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Clinical Profile of Febrile Thrombocytopenia: A Hospital-Based Cross-Sectional Study | Abstract

Journal of Research in Medical and Dental Science
eISSN No. 2347-2367 pISSN No. 2347-2545

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Clinical Profile of Febrile Thrombocytopenia: A Hospital-Based Cross-Sectional Study

Author(s): Tejas Modi, Amit D. Mehta, A. Santosh Sriram

Abstract

Background: Thrombocytopenia is the most common cause of abnormal bleeding. Thrombocytopenia develops when there is profound disequilibrium in the balance between platelet production, distribution and destruction. More than one component may be affected in some disorder.
Aim: To evaluate clinical profile, etiological profile and outcome of febrile thrombocytopenia and to determine the relationship between platelet count and the occurrence and severity of bleeding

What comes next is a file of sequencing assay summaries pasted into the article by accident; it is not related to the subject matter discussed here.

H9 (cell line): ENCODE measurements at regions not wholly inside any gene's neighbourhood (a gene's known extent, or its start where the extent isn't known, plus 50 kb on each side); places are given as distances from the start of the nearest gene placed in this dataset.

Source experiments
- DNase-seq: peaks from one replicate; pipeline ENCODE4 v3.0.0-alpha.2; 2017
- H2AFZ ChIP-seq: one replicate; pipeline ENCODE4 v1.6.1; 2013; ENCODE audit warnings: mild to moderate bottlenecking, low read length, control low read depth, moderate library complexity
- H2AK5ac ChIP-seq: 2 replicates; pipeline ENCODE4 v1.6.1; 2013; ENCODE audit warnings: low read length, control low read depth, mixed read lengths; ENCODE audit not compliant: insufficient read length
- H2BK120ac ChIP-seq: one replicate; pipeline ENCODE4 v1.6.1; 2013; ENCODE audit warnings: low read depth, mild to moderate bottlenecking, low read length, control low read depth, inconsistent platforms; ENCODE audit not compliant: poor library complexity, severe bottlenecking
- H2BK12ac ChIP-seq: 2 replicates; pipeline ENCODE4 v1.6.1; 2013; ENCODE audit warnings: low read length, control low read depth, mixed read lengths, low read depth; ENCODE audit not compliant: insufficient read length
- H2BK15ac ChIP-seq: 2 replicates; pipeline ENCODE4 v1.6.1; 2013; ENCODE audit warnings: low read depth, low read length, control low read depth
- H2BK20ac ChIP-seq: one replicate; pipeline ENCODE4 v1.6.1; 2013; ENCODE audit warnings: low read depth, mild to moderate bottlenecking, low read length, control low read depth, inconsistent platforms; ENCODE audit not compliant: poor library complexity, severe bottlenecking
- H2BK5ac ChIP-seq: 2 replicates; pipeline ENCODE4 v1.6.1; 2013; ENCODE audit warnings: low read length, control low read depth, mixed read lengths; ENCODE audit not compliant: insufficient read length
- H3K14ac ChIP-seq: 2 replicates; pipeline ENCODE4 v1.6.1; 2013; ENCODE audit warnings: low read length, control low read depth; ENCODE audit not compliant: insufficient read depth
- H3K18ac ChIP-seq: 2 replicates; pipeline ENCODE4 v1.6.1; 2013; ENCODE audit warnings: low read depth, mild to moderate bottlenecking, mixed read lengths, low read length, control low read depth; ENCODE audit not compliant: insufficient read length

Materials and Methods: 393 patients, aged more than 12 years, presented with febrile thrombocytopenia were observed for occurrence of bleeding manifestations, investigated in detail and treated symptomatically and specifically after definite diagnosis.
Results: Age and Sex distribution: Febrile thrombocytopenia affects all age groups but was more common in 12-30 years age group (62.34%).Male (69.97%) outnumbered Female (30.07%) in this study. Its incidence increased 71.24% during the month of September to December, 2015. Etiology of disease: Dengue fever (55.98%), Malaria (25.95%) were the common etiologies of febrile thrombocytopenia in present study. Platelet count and bleeding manifestations: 45.29% patients with platelet count >50000/mm3 mild thrombocytopenia); 38.17% with platelet count 20000-50000/mm3 (moderate thrombocytopenia) and 16.54% with platelet count less than 20000/mm3 (severe thrombocytopenia) were recorded. Bleeding manifestations were recorded in 98.46%, 54%, 17.97% cases of severe, moderate and mild thrombocytopenia respectively. Outcome: 94.15% patients had good recovery.
Conclusion: Risk of bleeding increase when platelet count decreases below 20000.There was no absolute relationship between platelet count and severity of bleeding.

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